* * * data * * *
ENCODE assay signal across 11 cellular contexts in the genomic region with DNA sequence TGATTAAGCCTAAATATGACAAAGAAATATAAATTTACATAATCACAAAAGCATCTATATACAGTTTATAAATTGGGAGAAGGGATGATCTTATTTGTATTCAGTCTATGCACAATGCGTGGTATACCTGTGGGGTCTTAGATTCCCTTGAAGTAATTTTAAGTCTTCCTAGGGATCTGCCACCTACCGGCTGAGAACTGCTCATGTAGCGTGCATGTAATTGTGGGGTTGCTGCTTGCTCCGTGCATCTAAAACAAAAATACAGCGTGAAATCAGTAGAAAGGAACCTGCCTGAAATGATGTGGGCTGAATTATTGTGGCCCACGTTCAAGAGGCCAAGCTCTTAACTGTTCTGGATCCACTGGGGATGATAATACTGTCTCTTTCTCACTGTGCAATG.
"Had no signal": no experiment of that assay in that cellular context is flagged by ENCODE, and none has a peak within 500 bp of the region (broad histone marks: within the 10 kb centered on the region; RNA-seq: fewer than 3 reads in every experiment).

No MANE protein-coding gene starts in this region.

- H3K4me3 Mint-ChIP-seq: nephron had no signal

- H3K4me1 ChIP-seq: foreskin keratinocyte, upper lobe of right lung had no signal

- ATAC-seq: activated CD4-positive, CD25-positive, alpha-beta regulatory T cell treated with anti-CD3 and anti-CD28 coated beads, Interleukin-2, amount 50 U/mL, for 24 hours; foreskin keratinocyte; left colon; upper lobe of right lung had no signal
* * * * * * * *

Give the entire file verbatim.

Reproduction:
ENCODE assay signal across 11 cellular contexts in the genomic region with DNA sequence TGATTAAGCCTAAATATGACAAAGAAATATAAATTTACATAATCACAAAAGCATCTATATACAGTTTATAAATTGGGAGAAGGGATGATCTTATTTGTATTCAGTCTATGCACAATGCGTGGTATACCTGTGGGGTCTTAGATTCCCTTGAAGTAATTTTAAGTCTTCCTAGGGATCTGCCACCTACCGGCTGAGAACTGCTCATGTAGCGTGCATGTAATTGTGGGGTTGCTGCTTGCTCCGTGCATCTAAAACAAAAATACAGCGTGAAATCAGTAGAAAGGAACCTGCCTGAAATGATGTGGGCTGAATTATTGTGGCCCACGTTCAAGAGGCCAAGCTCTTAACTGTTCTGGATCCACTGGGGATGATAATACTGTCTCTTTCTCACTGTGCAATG.
"Had no signal": no experiment of that assay in that cellular context is flagged by ENCODE, and none has a peak within 500 bp of the region (broad histone marks: within the 10 kb centered on the region; RNA-seq: fewer than 3 reads in every experiment).

No MANE protein-coding gene starts in this region.

- H3K4me3 Mint-ChIP-seq: nephron had no signal

- H3K4me1 ChIP-seq: foreskin keratinocyte, upper lobe of right lung had no signal

- ATAC-seq: activated CD4-positive, CD25-positive, alpha-beta regulatory T cell treated with anti-CD3 and anti-CD28 coated beads, Interleukin-2, amount 50 U/mL, for 24 hours; foreskin keratinocyte; left colon; upper lobe of right lung had no signal